This article originally appeared on BookBaby.com
Excerpted from BookBaby’s latest guide, 5 Steps To Self Publishing, Part II of our series addresses your book cover design and how book formatting makes your book… a book.
You can create a beautiful book, inside and out. Once you’re finished with your content, you need to make sure your book looks as good as it reads.
The cover is a make-or-break sales tool for your book
The average online book buyer will spend less than a second scanning a single cover image during the average browsing session. How will your book stand up to this near instant “yes” or “no” buying decision?
Book covers aren’t just important to authors in hopes of gaining sales. They’re important to readers, too! According to Deloitte’s research paper, Technology, Media & Telecommunications Predictions 2015, “A key value of print books appears to be their cover. Covers have been shown to drive sales; but they also send a message to those around you about what you are reading and what kind of person you are. As has been noted, ‘the act of reading a book in public conveys important information to other readers.’”
A great cover design can also speak to fans of a genre and tell a little (or a lot) about the style of writing and the genre your book fits into. Here’s a gallery of some of the standout book covers designed by the professionals in the BookBaby Design Studio.
Selling your book starts with an eye-catching design
Many authors believe that your cover is your very best sales tool. We humans are a visual species, stimulated by compelling graphics and imagery. The virtual online bookshelves are crowded, making it all the more important to stand out when it comes to your cover. And that goes for both eBooks and printed books available via Print On Demand. If you captivate readers from the outset – with the outside of your book – they’ll be drawn to find out what’s inside.
Here are three tips suggested by the BookBaby Design Studio for creating an eye-catching cover that sells:
- Be unique. It’s important to stand out. If you are choosing images yourself, make sure they are distinctive in their appeal. Take a look around Amazon and check out all of the other covers in your genre and make sure yours is different. Keep to one theme and don’t over-clutter. Think about what the driving message of the book is and use this as the focus of the design.
- Be bold, use color. Color increases readers’ attention span by 82% and makes an impression that is 39% more memorable. Strong, contrasting colors are likely to have the most impact and be the most readable.
- Think about your thumbnail. Online retailers will usually display your book cover as an 80 × 115 pixel thumbnail, so it’s important to make sure your cover design is clear and readable at different resolutions. View your cover image at varying image sizes and make sure it looks good when it’s small.
It’s the little design touches that make a book… a book!
What makes a book a book? It starts with words. Lots of them. Tens of thousands usually. Or pictures. Or both.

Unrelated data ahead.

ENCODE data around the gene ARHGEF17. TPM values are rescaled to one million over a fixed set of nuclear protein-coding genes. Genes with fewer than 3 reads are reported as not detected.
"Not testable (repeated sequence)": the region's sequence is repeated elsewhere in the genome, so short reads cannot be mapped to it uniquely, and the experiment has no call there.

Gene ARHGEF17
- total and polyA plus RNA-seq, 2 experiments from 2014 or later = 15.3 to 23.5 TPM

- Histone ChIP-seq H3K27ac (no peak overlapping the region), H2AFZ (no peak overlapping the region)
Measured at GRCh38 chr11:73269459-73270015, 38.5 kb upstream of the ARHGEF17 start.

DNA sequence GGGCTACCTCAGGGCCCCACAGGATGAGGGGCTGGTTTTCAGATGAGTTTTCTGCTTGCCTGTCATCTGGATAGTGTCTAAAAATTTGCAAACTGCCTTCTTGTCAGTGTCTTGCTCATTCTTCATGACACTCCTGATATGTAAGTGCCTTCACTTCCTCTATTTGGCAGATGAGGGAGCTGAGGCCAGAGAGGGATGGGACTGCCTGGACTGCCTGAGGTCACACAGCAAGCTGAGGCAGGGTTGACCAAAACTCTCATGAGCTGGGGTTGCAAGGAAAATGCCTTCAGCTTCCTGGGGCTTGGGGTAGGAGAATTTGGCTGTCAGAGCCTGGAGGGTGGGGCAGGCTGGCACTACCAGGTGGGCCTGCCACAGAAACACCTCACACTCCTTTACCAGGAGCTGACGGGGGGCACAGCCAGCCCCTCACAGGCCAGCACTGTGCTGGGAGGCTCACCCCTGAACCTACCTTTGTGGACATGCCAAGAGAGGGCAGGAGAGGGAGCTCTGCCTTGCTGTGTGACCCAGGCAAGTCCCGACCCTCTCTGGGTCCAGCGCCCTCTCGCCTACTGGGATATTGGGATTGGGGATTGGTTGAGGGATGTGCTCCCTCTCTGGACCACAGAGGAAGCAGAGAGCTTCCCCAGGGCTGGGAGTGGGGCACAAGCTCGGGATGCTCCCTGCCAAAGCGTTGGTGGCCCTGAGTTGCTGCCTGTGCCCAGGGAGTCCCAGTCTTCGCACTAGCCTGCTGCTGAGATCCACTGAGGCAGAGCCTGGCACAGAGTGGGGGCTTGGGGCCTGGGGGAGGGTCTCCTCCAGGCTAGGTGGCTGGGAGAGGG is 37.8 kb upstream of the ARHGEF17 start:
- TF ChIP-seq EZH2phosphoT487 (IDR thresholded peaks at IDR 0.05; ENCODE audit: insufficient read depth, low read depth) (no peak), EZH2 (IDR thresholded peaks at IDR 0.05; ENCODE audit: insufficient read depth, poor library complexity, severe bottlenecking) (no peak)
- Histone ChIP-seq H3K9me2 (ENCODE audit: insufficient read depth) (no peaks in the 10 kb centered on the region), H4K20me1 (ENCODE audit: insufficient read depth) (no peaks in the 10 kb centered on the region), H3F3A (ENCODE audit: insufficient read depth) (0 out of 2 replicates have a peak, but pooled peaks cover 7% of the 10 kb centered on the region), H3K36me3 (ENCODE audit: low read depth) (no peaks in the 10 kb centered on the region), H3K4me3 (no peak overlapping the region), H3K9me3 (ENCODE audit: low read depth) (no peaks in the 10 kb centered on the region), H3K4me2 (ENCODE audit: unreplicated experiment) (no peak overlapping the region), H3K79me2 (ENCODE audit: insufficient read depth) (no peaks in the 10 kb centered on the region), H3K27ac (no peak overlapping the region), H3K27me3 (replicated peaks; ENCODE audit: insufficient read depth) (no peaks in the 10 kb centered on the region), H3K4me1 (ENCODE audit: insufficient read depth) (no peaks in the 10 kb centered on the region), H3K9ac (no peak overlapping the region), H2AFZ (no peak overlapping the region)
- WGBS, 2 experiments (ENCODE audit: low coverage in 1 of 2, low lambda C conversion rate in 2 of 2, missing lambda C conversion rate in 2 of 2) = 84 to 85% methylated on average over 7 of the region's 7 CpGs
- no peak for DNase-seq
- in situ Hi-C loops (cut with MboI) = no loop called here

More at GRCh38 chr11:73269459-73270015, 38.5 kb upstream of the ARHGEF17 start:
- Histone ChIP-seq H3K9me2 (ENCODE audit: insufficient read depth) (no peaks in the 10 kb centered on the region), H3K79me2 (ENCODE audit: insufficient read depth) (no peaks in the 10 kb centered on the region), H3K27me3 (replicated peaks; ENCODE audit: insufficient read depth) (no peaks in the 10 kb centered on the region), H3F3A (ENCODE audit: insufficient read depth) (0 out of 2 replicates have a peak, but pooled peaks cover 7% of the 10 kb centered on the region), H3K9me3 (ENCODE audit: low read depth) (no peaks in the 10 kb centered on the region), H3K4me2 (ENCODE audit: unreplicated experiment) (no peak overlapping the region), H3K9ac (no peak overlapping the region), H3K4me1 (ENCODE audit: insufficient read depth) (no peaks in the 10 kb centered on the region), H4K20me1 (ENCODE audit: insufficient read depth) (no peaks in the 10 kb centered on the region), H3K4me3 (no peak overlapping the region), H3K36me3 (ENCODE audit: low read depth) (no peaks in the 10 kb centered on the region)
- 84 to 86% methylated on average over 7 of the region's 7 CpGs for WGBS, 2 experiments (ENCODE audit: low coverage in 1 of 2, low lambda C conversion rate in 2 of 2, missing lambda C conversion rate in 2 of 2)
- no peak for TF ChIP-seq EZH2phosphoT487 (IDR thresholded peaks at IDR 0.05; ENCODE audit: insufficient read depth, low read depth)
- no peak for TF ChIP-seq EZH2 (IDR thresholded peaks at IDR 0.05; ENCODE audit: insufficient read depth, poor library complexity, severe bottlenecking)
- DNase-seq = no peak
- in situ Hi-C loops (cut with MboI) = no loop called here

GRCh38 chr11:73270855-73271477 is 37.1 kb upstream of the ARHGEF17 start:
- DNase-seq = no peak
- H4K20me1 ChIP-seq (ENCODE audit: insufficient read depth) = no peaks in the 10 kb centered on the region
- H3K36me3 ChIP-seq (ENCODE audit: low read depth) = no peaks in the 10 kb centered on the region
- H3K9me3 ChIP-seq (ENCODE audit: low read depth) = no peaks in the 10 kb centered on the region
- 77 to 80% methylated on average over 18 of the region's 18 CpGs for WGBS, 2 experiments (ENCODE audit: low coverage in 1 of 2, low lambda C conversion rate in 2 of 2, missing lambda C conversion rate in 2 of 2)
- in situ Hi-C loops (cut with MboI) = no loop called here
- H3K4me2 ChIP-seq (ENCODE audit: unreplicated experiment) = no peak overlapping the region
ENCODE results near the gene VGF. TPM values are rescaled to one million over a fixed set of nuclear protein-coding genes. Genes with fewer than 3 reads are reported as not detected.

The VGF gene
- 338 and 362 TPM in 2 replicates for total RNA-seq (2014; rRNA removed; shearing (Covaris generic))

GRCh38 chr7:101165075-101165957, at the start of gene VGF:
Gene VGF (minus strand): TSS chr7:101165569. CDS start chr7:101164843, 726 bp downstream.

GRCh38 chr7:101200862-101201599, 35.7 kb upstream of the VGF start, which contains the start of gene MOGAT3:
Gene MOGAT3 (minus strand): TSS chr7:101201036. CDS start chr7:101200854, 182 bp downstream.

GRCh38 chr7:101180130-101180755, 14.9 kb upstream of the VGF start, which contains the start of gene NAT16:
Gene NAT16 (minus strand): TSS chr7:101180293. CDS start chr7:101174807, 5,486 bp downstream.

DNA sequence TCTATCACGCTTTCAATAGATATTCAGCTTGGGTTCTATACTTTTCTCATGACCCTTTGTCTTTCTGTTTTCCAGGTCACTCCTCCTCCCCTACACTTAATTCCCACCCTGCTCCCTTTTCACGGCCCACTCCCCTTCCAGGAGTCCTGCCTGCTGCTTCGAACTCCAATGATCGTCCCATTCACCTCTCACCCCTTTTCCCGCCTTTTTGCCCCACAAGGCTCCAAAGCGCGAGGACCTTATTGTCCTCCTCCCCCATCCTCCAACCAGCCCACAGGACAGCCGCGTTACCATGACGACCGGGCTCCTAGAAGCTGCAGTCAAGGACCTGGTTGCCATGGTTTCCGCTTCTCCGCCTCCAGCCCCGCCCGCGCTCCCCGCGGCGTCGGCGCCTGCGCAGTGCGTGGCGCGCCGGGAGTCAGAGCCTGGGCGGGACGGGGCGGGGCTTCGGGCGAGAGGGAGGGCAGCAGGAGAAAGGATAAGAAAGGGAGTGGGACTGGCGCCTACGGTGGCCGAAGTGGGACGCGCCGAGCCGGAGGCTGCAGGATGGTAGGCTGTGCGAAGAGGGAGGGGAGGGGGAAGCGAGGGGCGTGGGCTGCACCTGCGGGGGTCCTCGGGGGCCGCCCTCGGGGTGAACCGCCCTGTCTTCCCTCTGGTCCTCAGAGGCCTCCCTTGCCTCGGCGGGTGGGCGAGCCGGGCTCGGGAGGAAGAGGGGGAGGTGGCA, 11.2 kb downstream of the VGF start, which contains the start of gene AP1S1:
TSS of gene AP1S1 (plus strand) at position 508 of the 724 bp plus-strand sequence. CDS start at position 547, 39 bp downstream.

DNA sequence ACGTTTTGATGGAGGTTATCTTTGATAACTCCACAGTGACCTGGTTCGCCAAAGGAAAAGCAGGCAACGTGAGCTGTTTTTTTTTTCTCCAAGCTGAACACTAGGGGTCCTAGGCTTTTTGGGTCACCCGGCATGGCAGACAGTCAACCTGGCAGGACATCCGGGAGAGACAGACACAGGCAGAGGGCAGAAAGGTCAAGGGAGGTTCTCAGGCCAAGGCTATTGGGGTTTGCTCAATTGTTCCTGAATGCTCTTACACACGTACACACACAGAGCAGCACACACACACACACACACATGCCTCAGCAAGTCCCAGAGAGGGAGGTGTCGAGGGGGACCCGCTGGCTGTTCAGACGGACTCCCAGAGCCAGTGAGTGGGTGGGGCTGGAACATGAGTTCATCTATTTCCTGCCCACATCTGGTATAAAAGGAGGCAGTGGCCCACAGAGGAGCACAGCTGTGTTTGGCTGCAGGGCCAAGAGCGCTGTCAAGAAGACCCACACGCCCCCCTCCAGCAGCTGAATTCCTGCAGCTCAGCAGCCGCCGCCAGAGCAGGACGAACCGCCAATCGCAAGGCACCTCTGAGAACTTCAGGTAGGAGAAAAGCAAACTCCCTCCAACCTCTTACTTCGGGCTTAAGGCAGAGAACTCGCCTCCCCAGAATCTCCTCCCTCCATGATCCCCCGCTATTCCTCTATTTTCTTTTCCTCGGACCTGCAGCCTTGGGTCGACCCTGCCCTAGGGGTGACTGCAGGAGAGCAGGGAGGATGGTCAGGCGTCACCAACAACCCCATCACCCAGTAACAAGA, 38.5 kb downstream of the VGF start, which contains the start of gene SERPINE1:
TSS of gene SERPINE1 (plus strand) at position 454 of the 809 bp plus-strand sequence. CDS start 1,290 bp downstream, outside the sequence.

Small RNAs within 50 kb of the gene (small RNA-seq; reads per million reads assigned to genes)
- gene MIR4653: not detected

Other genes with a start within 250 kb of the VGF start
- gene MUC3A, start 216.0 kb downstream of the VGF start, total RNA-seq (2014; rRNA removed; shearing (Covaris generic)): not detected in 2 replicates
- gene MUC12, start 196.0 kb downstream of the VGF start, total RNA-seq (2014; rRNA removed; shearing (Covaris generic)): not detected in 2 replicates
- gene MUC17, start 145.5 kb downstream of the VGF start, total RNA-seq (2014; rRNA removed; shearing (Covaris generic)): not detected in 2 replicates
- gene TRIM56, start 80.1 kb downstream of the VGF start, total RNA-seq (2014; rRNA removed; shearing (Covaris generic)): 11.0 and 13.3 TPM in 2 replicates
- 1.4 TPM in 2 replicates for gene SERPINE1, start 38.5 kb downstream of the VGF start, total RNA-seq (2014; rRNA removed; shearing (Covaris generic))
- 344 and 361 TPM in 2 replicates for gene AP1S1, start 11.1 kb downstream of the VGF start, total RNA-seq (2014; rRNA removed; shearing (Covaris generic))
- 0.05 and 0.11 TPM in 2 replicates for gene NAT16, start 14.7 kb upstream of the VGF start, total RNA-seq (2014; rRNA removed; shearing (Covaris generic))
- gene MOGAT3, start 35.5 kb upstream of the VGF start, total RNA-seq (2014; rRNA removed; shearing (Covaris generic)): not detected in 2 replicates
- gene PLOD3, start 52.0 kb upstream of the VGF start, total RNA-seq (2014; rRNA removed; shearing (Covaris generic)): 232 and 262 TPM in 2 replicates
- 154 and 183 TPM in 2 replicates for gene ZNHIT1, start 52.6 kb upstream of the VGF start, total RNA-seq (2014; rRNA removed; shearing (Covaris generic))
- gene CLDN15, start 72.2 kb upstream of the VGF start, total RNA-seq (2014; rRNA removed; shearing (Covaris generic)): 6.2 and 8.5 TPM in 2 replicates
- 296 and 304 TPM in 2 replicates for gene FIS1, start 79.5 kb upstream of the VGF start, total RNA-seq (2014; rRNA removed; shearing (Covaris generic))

Next you have to have a cover and a back cover if it’s a printed book. But beyond that, well, it gets a little hazy. Should we create a Table of Contents or a Title page or The Foreword?
For a book designer like BookBaby’s Becky Rodriguez-Smith, what goes into a book is dozens of different things, large and small, that comprise the finished product. “What we do is turn a double-spaced manuscript, given to us in a Word document, into a real book,” says Becky. “And when I say ‘real book,’ I mean we make it look professional, it can be compared to any other on the shelf of a book store. You can look at it, open it, feel it, and it looks like it was done by a major publishing company.”
That professional look is usually accomplished by a service called book formatting. But what exactly is book formatting? Let’s ask the expert
“Actually it’s hard to explain sometimes to clients what they really get from it, especially brand-new authors,” says Becky. “But once they see the finished product and see the difference in appearance, it’s very easy to understand. It might not seem like much is happening, like applying a different style to chapter heads, designing copyright pages, and maybe running headers and footers. But it’s all those design details that really make a book a book!”
Becky and the other BookBaby designers format the books and then send the author a PDF proof of his or her book for review. This gives the author a chance to make corrections and provide comments to improve the final product. “We’re not formatting in Word or using any kind of template,” explains Becky. “We use design software developed specifically to produce beautiful-looking books.”
“The designers here at BookBaby have been around for a while. This is what we do, and we want authors to trust us to create a beautiful book. We’re not going to put something out there that doesn’t make them look great!”
“We’ve learned over the years and through experience what is going to grab the attention of readers and keep it.”
This post was excerpted and adapted from 5 Steps To Self Publishing: All the essential information you need to go from manuscript to marketplace. Download your free copy today.
Based in the Philadelphia-area, BookBaby is a team of authors, poets, bloggers, and artists — so they know the thrills and challenges of bringing a book into this world.
Since 2011, BookBaby has helped thousands realize their publishing goals by offering the largest eBook distribution network, including Amazon, Apple, Kobo, Barnes & Noble, and many other popular retailers in over 170 countries around the globe.
Learn more at www.BookBaby.com.